Seattle developers are paying more and more attention to bus-rapid transit, so on Saturday I went to check out Metro’s version, RapidRide.
As a transit geek, I’d been wanting to go since the A Line between Tukwila and Federal Way opened last fall. I mentioned this in passing to Paula Rees. It turns out her Seattle company, Foreseer, is doing “environmental
communications” consulting on the planned D Line from downtown Seattle to Ballard, so we headed out
People with Orca cards pay before boarding, and people can board or disembark from three doors, speeding up the process. Photo by Marc Stiles
Here’s my take as well as the opinion of a frequent rider, Steve Elling. We chatted him up at the Federal Way Transit Center.
* The diesel-electric coaches did move at a good clip. But it was early and I wondered what the pace would be like during rush hour. A survey of A Line riders found 84 percent are satisfied with the service. Steve concurs: “The A Line is super.”
* I was surprised by how close some of the stops are to one another; doesn’t seem very BRT-y to me.
* The pay-before-you enter system speeds that processes up, and fare enforcement officers make sure people do that. We didn’t see any, but Steve said they’re around and have zero tolerance for scofflaws.
* At major stops on the north-south line there are east-west connections. In-coach signage, however, didn’t seem to indicate where these transfer points are. Plus, the same route signs are reversed. As we headed south, the signs made it look as though the bus was going north confusing for folks who are not familiar with the lay of the land.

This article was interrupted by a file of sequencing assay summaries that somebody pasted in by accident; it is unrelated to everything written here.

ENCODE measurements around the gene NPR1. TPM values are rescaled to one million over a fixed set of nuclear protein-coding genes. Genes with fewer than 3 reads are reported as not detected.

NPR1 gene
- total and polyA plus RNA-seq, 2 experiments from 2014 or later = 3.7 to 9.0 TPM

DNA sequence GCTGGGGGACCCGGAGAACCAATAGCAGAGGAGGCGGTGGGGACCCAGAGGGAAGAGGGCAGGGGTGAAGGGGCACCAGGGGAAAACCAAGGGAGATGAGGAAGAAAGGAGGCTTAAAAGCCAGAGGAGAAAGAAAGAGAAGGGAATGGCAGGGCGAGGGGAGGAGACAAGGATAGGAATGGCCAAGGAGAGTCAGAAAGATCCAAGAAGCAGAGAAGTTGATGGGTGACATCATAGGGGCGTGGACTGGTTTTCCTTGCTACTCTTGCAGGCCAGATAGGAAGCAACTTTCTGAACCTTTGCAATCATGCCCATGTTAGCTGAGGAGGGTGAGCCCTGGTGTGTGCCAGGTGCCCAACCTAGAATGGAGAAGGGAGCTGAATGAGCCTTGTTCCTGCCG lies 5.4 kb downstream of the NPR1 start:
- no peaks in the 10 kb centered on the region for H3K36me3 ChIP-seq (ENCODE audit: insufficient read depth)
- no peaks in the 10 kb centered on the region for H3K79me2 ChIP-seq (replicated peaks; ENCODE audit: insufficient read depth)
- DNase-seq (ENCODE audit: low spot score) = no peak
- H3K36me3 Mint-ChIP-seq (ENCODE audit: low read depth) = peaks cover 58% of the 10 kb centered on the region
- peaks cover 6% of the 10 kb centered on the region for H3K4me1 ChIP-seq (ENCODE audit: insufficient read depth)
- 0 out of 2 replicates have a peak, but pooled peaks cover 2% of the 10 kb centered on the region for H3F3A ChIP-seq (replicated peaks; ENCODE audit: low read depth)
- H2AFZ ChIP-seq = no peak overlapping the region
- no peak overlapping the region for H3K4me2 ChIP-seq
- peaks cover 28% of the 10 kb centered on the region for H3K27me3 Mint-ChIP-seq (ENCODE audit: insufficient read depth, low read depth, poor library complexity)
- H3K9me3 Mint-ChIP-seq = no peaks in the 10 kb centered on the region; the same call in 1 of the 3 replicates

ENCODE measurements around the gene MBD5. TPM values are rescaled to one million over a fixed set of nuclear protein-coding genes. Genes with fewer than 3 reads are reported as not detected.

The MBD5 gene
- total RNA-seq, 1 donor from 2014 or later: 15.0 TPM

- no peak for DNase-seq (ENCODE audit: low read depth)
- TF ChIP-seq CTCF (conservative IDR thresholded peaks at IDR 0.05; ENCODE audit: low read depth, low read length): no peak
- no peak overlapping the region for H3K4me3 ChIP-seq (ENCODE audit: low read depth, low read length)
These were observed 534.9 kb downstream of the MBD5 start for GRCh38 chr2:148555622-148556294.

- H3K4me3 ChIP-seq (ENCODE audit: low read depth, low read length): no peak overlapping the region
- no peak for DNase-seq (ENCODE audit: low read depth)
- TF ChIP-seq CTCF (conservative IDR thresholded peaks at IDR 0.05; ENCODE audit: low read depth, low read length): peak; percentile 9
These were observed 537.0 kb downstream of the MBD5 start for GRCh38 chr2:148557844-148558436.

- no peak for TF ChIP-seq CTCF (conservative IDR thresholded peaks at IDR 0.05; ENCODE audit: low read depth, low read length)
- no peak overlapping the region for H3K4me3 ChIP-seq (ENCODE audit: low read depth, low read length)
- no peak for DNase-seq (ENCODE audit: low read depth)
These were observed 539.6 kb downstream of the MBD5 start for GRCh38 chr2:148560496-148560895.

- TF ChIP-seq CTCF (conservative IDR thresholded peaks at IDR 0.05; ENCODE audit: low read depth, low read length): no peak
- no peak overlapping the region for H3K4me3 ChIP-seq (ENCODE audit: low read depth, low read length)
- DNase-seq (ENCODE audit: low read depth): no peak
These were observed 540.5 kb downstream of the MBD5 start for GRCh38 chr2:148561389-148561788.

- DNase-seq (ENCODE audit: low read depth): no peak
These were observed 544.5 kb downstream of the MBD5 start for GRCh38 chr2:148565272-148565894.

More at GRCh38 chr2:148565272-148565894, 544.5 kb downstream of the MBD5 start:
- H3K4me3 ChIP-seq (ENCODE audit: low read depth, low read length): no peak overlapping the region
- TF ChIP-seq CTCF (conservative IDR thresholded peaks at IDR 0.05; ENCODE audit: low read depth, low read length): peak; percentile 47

* Steve said the east-west bus connections are too few. And those that do exist stop running too early at night.
* I liked the multi-modal character of RapidRide. The transfer from light rail to RapidRide in SeaTac was fairly convenient despite having to cross International Boulevard on a pedestrian bridge and then cross back at street level to catch a south-bound bus. I was impressed that RapidRide’s southern terminus in Federal Way is at a transit center served by different transit agencies. One complaint: it wasn’t clear where in the center you catch the RapidRide heading back north.
* Metro gave RapidRide its own brand. Instead of the regular blue and green and yellow regular Metro coaches, RapidRide buses are red and yellow. We found that scheme cautionary. This combined with the do-this, don’t do that, Hold On! signs was off-putting. “There’s very little customer information and way too much regulatory messaging. I felt like maybe I shouldn’t be here,” Paula said.
* I’ll catch heck from my fellow transit geeks for this, but it seems like Sound Transit and Metro and Seattle Mayor Mike McGinn’s expansion plans and dreams overlap. We already have the A Line, so why is a cash-strapped Sound Transit pushing ahead with its plans to extend light rail farther south from SeaTac along the A Line route. And if RapidRide is coming to Ballard and West Seattle, why is McGinn pushing to extend light rail to those areas?
* It took us 1 hour and 20 minutes to get from downtown Seattle to Federal Way via light rail and RapidRide. Impressive when you consider that before RapidRide and light rail, the trip would have taken almost forever. If you’re looking for a truly speedy route, take Sound Transit’s express bus from Federal Way. We did on the way back and it took only 25 minutes.